Northwest NEWS

February 22, 1999

Front Page

Bothell City Council deals with affordable housing

Hears from Representative Inslee

   The Bothell City Council approved A Regional Coalition for Housing (ARCH) 1999 Work Program and the 1999 ARCH Administrative Budget at the February 16 regular meeting.

   Bothell, one of eight Eastside cities pooling their resources for affordable housing through ARCH, approved the allocation of $65,000 of Community Development Block Grand (CDBG) funds to Downtown Action to Save Housing (DASH), a low-income housing agency. The council designated $106,977 in 1999 CDBG "pass-through" funds as ARCH housing development set-aside. ARCH serves as a regional facilitator of funds from Eastside cities and King County to create or preserve housing for low to moderate income residents.

   DASH plans to construct 51 units at a Kenmore Senior Apartment development, the first phase of a 100-unit facility on a two-acre site at 7302 NE 182nd in Kenmore. Forty of the units will be for low-income seniors, age 62 and older, and affordable at 40% of median income; ten units for independent living special needs households also at 40%; and one unit for a resident manager, affordable at 50% of median income. The second phase will be 49 family-type units that will accept young low-to-moderate income families.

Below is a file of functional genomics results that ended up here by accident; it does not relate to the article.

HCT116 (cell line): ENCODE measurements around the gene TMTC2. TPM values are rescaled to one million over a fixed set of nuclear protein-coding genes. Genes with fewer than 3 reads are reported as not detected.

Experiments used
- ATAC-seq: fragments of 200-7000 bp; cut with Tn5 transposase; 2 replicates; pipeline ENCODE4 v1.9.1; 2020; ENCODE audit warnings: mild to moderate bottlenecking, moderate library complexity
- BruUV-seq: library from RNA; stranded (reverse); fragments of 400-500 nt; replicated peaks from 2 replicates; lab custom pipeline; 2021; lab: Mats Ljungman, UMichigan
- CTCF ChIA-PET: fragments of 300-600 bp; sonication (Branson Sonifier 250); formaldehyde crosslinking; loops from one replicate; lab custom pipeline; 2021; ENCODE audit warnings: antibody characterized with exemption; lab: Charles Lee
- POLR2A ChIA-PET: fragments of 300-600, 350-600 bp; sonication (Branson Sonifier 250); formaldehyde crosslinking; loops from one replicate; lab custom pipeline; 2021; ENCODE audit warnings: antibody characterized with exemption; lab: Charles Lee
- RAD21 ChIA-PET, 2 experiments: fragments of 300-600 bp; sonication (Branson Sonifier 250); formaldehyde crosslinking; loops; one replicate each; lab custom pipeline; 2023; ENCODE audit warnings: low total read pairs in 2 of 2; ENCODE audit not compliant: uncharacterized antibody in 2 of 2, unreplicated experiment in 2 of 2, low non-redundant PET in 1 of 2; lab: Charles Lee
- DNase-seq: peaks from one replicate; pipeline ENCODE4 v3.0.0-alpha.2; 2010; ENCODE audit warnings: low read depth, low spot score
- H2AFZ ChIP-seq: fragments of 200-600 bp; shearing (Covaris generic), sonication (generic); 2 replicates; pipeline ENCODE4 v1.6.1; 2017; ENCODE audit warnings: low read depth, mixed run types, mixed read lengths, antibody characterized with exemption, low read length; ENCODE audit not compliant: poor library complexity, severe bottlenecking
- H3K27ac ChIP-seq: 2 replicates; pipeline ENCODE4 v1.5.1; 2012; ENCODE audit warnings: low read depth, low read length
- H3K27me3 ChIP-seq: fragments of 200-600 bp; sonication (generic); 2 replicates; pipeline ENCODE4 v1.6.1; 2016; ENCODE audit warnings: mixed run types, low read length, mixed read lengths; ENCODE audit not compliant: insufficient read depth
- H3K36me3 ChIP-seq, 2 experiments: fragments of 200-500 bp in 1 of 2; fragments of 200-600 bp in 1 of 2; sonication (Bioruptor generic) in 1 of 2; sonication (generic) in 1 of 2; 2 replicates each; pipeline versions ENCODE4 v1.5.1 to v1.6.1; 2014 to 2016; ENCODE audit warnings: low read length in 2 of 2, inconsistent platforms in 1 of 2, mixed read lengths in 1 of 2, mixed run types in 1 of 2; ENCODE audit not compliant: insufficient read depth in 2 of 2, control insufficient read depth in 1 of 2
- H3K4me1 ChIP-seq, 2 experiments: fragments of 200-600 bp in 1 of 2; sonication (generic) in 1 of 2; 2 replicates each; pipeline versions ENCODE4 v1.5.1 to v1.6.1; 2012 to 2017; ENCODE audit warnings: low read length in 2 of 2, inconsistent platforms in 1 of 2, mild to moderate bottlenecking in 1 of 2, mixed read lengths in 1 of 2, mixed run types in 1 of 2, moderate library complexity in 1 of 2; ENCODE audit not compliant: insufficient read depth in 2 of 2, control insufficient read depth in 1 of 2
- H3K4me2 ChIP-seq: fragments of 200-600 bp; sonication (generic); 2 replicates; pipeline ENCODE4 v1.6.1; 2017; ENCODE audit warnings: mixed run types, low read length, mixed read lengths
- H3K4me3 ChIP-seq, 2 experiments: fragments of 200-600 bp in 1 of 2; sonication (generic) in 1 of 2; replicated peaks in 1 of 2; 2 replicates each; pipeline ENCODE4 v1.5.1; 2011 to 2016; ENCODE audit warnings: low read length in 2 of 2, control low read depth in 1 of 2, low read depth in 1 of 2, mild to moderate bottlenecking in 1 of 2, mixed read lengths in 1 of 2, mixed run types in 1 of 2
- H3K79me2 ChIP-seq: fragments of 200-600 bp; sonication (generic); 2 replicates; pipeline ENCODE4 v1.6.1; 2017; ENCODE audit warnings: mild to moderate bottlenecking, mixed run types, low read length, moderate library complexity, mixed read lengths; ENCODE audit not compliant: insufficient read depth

Another ARCH program provided funds for the Riverside Landing project, a 50-unit low-to-moderate income apartment complex, scheduled to open March 15.

   The council allocated $18,404 in the 1999 Bothell Budget to ARCH for administrative support of ARCH activities which is 6.8% of the total 1999 ARCH administrative budget. King County provides 30.3% and the City of Bellevue 22.4%.

   First District U. S. Representative Jay Inslee visited the council to discuss three issues: transportation, salmon restoration, and after-school programs.

   "We are shooting high for the Sound Transportation appropriation," said Inslee, who added that there is a reasonable chance of getting it with such a good local match from Puget Sound citizens. "Traffic is strangling our folks," said Inslee.

   Mayor Debbie Treen expressed concerns about the lack of direct benefit to the City of Bothell with the Sound Transportation revisions that eliminated planned bus routes from Bothell.

   "Be vocal," encouraged Inslee about getting an east-west route rewritten into the plan. "Buses carry the bulk of the folks."

   Inslee spoke of the challenges for the city and the country with the expected listing of the Chinook salmon as an "endangered species" on March 9 by the National Marine Fisheries. "The President has proposed $100 billion to build up salmon restoration, but the bad news is that costs will exceed that," said Inslee. "We need to spend the money on scientific-based information."

   The third topic was the President's budget for after-school programs developed between City Parks and Recreation departments and school districts. "We need to use these funds for programs between 3 and 6 p.m. when most teenage crime and pregnancies occur with kids," said Inslee.